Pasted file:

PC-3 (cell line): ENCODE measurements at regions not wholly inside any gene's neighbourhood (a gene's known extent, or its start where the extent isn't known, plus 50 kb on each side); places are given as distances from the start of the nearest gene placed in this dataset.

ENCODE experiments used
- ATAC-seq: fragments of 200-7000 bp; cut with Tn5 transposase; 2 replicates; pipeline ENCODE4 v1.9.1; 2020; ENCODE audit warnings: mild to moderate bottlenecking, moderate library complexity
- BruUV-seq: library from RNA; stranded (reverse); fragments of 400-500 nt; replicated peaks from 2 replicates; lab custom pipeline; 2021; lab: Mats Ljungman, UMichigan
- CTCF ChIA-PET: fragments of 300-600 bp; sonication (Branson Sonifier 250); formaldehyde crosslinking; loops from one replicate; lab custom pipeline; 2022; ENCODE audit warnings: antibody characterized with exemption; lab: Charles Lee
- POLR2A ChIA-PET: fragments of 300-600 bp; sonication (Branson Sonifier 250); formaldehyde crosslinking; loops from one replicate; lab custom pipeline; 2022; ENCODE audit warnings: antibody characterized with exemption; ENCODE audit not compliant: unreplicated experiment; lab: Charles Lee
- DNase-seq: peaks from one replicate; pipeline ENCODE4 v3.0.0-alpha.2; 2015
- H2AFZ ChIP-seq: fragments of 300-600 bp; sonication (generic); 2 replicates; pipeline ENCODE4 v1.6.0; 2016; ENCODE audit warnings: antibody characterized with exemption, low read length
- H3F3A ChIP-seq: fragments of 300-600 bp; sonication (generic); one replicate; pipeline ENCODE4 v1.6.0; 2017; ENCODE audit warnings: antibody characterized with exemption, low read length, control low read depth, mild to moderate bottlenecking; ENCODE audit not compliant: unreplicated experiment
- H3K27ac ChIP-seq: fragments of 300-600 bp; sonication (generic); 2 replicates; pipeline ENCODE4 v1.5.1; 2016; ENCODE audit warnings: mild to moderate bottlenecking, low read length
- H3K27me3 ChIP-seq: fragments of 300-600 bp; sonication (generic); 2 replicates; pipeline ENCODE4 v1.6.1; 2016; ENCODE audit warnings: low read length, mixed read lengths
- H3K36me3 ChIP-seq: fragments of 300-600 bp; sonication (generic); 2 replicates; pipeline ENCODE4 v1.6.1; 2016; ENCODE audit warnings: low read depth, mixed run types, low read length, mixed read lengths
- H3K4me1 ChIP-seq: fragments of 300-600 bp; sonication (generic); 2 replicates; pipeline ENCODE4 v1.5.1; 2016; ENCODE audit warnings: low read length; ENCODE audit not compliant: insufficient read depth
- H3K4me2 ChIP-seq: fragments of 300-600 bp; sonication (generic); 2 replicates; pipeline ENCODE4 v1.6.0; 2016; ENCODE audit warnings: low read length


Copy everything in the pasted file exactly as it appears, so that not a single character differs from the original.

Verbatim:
PC-3 (cell line): ENCODE measurements at regions not wholly inside any gene's neighbourhood (a gene's known extent, or its start where the extent isn't known, plus 50 kb on each side); places are given as distances from the start of the nearest gene placed in this dataset.

ENCODE experiments used
- ATAC-seq: fragments of 200-7000 bp; cut with Tn5 transposase; 2 replicates; pipeline ENCODE4 v1.9.1; 2020; ENCODE audit warnings: mild to moderate bottlenecking, moderate library complexity
- BruUV-seq: library from RNA; stranded (reverse); fragments of 400-500 nt; replicated peaks from 2 replicates; lab custom pipeline; 2021; lab: Mats Ljungman, UMichigan
- CTCF ChIA-PET: fragments of 300-600 bp; sonication (Branson Sonifier 250); formaldehyde crosslinking; loops from one replicate; lab custom pipeline; 2022; ENCODE audit warnings: antibody characterized with exemption; lab: Charles Lee
- POLR2A ChIA-PET: fragments of 300-600 bp; sonication (Branson Sonifier 250); formaldehyde crosslinking; loops from one replicate; lab custom pipeline; 2022; ENCODE audit warnings: antibody characterized with exemption; ENCODE audit not compliant: unreplicated experiment; lab: Charles Lee
- DNase-seq: peaks from one replicate; pipeline ENCODE4 v3.0.0-alpha.2; 2015
- H2AFZ ChIP-seq: fragments of 300-600 bp; sonication (generic); 2 replicates; pipeline ENCODE4 v1.6.0; 2016; ENCODE audit warnings: antibody characterized with exemption, low read length
- H3F3A ChIP-seq: fragments of 300-600 bp; sonication (generic); one replicate; pipeline ENCODE4 v1.6.0; 2017; ENCODE audit warnings: antibody characterized with exemption, low read length, control low read depth, mild to moderate bottlenecking; ENCODE audit not compliant: unreplicated experiment
- H3K27ac ChIP-seq: fragments of 300-600 bp; sonication (generic); 2 replicates; pipeline ENCODE4 v1.5.1; 2016; ENCODE audit warnings: mild to moderate bottlenecking, low read length
- H3K27me3 ChIP-seq: fragments of 300-600 bp; sonication (generic); 2 replicates; pipeline ENCODE4 v1.6.1; 2016; ENCODE audit warnings: low read length, mixed read lengths
- H3K36me3 ChIP-seq: fragments of 300-600 bp; sonication (generic); 2 replicates; pipeline ENCODE4 v1.6.1; 2016; ENCODE audit warnings: low read depth, mixed run types, low read length, mixed read lengths
- H3K4me1 ChIP-seq: fragments of 300-600 bp; sonication (generic); 2 replicates; pipeline ENCODE4 v1.5.1; 2016; ENCODE audit warnings: low read length; ENCODE audit not compliant: insufficient read depth
- H3K4me2 ChIP-seq: fragments of 300-600 bp; sonication (generic); 2 replicates; pipeline ENCODE4 v1.6.0; 2016; ENCODE audit warnings: low read length